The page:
Prioritizing the Challenges to the Development of Mining Communities in Nigeria.

Sustainable Futures in Africa researchers from Obafemi Awolowo University and Women Environmental Programme headed to Komu-Igbojaye-Babaode Mining Communities in Oyo State to experiment methodologically  to uncover the socio-ecological impact of the mining on the local community.

You can find a snapshot of the trial below, where a drone was used to gather geographical information to support the data analysis.

A detailed report from our last research trial is here for more information: https://sustainablefuturesinafrica.files.wordpress.com/2017/05/itagunmodi.pdf


SFA researchers from Obafemi Awolowo University and Women Environmental Programme conducted field trials in the Isoya Community, Western Nigeria to explore the use of rituals in agriculture:  the indigenous practice of using dead dogs to control termites in cocoa farmlands.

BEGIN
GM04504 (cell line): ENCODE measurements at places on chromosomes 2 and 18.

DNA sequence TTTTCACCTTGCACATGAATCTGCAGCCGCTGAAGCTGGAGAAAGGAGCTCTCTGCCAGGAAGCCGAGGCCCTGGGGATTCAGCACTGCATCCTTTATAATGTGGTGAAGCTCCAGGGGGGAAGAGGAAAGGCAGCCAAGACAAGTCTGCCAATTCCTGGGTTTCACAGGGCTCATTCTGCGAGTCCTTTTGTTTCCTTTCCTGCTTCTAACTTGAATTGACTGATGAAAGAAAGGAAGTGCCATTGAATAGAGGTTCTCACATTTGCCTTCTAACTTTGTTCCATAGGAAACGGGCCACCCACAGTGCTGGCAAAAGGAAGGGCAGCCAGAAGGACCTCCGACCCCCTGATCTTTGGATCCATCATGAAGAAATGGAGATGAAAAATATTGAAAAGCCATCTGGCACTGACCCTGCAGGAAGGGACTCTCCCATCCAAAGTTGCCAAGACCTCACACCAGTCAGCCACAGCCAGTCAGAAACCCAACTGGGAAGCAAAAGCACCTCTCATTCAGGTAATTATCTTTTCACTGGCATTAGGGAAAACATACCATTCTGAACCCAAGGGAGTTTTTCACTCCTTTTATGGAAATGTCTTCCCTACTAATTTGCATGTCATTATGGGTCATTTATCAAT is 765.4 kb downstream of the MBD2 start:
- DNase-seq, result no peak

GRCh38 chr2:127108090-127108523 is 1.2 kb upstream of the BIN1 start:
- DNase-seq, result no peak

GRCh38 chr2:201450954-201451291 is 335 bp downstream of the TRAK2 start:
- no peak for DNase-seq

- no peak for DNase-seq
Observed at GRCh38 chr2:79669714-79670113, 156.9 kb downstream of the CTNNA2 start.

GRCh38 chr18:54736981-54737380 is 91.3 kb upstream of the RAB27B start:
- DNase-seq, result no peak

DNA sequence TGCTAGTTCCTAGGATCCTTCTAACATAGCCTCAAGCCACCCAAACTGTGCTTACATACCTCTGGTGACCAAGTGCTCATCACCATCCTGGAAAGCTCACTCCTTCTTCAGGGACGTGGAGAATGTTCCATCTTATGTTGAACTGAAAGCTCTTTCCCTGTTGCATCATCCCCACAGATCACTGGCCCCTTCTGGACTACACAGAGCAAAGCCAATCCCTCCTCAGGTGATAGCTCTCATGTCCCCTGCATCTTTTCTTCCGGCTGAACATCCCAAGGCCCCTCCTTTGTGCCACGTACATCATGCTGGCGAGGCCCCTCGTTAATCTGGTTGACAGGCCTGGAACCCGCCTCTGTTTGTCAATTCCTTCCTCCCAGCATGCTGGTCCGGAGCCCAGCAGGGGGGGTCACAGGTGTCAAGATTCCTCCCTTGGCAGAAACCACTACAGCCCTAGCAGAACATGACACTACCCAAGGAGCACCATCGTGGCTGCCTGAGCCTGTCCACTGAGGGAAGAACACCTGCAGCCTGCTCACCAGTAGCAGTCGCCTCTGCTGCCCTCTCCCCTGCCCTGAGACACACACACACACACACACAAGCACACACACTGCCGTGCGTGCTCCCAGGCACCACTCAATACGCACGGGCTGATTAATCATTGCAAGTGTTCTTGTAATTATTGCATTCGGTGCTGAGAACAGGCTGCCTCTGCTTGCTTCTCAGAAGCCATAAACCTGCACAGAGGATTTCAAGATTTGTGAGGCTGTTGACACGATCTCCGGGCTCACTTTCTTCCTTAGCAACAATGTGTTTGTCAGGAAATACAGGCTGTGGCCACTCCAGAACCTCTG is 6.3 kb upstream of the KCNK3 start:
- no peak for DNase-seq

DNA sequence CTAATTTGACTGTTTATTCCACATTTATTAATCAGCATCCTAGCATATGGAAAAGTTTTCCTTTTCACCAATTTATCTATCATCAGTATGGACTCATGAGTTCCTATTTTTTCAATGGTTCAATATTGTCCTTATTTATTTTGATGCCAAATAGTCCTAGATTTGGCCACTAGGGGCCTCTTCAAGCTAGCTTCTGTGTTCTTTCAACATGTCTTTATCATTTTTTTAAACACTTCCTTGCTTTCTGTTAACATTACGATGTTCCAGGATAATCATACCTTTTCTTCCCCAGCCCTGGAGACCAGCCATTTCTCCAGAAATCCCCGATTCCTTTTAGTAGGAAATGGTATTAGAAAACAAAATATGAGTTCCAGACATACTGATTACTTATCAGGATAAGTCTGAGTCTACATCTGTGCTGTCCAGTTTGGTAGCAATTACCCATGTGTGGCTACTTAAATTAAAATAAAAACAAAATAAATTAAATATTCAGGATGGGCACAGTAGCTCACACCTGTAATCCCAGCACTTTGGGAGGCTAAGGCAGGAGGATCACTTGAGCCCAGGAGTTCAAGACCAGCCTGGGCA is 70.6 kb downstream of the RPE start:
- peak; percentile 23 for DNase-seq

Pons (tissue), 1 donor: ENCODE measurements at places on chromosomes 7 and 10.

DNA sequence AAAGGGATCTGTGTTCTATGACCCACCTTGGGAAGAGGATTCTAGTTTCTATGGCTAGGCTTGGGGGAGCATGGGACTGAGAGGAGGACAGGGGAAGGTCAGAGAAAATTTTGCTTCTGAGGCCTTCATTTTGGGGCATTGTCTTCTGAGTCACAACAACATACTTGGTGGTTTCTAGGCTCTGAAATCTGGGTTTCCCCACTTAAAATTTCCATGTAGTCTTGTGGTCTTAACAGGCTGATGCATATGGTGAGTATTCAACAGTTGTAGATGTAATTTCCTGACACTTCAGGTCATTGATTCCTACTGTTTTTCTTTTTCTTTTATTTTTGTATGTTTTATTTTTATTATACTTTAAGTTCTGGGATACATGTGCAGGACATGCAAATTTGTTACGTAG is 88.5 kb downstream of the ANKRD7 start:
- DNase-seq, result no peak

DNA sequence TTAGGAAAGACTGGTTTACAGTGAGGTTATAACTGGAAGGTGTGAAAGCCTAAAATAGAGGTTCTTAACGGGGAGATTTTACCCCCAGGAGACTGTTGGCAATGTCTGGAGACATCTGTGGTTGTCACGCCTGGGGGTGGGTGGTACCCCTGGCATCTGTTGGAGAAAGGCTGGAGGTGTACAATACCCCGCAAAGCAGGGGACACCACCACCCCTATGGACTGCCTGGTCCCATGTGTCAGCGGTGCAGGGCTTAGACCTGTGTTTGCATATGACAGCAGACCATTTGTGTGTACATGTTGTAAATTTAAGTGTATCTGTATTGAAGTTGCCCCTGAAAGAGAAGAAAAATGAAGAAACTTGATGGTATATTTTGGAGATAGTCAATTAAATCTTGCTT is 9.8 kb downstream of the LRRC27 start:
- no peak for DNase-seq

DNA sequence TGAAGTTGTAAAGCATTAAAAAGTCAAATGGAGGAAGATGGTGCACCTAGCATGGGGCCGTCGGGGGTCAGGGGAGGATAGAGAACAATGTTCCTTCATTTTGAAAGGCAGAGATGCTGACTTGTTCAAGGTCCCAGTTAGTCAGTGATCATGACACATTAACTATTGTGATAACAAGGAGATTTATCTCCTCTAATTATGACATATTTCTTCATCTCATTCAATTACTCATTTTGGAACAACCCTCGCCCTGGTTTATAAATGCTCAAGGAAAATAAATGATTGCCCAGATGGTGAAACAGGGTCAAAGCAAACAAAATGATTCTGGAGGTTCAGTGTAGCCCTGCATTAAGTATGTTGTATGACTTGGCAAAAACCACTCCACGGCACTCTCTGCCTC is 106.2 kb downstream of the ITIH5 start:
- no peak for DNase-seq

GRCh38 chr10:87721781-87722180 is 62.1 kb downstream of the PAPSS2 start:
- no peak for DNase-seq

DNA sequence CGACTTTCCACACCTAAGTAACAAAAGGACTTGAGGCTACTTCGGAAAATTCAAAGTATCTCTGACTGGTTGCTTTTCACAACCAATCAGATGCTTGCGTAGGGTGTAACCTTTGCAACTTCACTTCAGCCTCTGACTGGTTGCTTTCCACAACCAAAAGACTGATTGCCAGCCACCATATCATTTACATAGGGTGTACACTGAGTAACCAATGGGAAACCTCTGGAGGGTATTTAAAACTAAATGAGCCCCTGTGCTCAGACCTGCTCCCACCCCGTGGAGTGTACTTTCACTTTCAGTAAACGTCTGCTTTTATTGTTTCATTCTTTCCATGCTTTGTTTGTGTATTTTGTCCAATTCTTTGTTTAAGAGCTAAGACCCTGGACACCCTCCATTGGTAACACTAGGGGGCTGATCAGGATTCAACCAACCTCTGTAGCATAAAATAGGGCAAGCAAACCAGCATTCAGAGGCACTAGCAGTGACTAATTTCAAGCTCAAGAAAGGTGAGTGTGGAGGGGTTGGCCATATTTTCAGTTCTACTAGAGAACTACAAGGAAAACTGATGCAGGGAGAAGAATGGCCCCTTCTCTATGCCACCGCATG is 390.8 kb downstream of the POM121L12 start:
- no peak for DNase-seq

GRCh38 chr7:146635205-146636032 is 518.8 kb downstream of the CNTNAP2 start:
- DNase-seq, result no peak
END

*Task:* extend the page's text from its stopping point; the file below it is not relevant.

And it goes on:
Cocoa is the leading agricultural export of Nigeria, the country is currently the world's fourth-largest producer of cocoa, yet termite control becomes the major challenge for the plant cultivation. Though existent agricultural practice provides a range of plant protection solutions, the Nigerian farmers prefer to employ native rituals.

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Various beliefs guide the norm of ritual practice in Nigeria. The tradition of using the dead flesh in agriculture has been restricted in the country, yet farmers claim this method to be the most effective to prevent termites invasion and keep on practising this ritual through the restriction.

For the local farmers, this practice has a dual meaning: rational and spiritual. Rationally, they use decaying flesh to bring ants to the field in order to exterminate termites.  For this, the farmers palm-oil dead dogs and bury animals on every corner of the field. Spiritually, the farmers believe in a mysterious connection between dogs and termites that adds particular significance to the practice.

An interdisciplinary analysis will be conducted on this data during the upcoming Symposium and results will be shared shortly.